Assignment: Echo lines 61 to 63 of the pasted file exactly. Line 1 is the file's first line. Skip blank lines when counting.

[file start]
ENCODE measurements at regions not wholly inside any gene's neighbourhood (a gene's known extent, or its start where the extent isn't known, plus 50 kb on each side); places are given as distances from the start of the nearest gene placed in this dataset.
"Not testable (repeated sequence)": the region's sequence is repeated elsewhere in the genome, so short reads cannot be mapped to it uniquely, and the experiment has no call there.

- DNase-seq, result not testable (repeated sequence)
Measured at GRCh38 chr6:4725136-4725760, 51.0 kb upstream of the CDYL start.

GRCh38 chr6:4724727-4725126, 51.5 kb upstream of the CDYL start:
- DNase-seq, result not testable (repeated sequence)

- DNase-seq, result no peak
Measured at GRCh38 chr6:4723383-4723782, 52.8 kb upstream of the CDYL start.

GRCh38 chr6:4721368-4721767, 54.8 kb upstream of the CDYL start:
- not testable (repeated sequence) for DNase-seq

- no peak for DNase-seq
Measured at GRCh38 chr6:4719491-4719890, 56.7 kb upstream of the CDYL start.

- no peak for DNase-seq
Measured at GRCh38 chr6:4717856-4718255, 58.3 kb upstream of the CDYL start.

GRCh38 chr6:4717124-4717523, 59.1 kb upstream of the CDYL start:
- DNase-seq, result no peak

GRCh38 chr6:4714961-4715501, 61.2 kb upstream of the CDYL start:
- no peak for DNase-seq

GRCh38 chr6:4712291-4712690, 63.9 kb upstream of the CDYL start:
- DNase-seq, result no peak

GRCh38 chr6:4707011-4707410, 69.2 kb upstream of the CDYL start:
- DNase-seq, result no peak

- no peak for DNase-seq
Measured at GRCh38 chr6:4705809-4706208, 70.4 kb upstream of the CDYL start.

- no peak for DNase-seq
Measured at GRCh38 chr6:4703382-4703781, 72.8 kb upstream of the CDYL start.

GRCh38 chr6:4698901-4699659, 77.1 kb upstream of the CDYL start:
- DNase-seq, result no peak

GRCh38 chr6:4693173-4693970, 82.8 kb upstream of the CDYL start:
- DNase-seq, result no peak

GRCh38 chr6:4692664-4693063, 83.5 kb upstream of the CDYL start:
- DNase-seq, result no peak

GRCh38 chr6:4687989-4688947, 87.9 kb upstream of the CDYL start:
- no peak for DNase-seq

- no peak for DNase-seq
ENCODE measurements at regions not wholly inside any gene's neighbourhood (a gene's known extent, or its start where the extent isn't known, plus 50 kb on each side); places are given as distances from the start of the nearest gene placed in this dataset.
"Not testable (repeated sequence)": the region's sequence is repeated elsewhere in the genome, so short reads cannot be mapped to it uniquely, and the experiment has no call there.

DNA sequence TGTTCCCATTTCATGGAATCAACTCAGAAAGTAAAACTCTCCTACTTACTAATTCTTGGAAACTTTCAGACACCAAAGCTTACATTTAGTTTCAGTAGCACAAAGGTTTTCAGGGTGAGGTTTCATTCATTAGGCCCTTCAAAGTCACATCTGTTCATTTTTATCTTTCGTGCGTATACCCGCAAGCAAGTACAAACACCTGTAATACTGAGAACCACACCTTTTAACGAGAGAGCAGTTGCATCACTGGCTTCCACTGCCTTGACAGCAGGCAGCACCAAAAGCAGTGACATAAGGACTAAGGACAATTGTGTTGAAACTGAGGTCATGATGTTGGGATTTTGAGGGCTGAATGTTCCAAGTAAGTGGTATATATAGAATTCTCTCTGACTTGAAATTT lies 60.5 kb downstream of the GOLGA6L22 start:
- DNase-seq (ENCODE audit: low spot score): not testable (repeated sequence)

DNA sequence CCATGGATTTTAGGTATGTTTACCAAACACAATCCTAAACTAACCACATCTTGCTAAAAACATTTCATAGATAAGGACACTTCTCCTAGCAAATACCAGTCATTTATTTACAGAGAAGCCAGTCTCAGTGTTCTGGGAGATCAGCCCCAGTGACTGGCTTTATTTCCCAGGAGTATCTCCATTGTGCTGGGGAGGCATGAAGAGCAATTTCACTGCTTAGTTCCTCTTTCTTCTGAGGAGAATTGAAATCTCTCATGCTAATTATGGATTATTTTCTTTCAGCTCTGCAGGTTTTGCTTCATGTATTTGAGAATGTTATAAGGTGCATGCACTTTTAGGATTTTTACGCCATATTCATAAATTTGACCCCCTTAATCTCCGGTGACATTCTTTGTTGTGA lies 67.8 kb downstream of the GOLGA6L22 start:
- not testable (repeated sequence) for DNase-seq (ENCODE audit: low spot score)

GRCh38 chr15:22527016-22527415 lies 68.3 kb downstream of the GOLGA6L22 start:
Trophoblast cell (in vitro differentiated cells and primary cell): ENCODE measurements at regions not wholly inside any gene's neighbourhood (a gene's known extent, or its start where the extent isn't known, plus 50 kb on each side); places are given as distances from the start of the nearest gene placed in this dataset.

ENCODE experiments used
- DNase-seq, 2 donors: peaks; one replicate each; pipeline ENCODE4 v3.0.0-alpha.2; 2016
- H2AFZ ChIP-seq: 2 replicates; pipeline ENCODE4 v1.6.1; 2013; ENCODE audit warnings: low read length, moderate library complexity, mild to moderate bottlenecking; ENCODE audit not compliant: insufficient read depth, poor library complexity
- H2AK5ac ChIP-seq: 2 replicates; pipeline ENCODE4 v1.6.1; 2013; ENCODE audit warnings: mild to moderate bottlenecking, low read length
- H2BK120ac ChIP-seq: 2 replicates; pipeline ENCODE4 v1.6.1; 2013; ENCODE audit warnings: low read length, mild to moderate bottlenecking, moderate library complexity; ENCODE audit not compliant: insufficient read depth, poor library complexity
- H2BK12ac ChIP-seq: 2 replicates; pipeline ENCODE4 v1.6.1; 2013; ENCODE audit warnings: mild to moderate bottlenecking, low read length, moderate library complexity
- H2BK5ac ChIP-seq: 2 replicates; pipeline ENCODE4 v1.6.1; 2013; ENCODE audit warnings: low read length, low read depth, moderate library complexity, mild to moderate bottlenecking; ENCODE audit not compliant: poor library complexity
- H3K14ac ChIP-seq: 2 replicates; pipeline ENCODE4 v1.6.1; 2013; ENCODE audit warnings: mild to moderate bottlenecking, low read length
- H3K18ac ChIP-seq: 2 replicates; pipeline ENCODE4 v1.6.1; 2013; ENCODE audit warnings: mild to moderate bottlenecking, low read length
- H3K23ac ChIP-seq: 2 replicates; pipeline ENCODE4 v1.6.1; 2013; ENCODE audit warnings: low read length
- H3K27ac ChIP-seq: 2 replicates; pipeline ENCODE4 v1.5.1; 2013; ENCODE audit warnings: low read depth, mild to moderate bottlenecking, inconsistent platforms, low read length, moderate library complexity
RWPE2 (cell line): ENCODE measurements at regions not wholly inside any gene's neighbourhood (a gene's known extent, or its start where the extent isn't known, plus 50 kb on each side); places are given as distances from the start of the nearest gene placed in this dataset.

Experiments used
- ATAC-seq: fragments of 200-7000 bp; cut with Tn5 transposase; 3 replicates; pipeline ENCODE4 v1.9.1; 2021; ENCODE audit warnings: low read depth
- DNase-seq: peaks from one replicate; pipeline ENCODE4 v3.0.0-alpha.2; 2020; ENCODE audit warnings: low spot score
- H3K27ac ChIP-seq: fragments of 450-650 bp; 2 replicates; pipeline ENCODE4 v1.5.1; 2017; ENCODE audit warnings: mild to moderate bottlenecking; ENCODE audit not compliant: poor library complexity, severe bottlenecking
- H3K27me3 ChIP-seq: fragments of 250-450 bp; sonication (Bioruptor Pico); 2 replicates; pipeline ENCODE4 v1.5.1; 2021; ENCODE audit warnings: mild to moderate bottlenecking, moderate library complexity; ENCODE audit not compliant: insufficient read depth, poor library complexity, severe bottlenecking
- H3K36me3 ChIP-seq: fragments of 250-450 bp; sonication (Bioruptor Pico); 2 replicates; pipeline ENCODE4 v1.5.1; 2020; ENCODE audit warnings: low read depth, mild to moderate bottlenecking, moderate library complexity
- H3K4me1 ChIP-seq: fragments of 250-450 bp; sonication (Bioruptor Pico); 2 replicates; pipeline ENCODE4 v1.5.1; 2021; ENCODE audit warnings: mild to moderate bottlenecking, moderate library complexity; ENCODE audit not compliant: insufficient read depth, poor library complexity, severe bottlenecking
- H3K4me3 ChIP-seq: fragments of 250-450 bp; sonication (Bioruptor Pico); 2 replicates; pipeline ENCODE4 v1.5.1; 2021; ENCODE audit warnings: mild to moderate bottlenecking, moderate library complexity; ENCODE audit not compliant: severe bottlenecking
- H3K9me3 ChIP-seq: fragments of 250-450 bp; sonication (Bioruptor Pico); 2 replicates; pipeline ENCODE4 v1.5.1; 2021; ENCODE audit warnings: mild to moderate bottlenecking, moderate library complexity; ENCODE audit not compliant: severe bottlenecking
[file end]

- H3K36me3 ChIP-seq: fragments of 250-450 bp; sonication (Bioruptor Pico); 2 replicates; pipeline ENCODE4 v1.5.1; 2020; ENCODE audit warnings: low read depth, mild to moderate bottlenecking, moderate library complexity
- H3K4me1 ChIP-seq: fragments of 250-450 bp; sonication (Bioruptor Pico); 2 replicates; pipeline ENCODE4 v1.5.1; 2021; ENCODE audit warnings: mild to moderate bottlenecking, moderate library complexity; ENCODE audit not compliant: insufficient read depth, poor library complexity, severe bottlenecking
- H3K4me3 ChIP-seq: fragments of 250-450 bp; sonication (Bioruptor Pico); 2 replicates; pipeline ENCODE4 v1.5.1; 2021; ENCODE audit warnings: mild to moderate bottlenecking, moderate library complexity; ENCODE audit not compliant: severe bottlenecking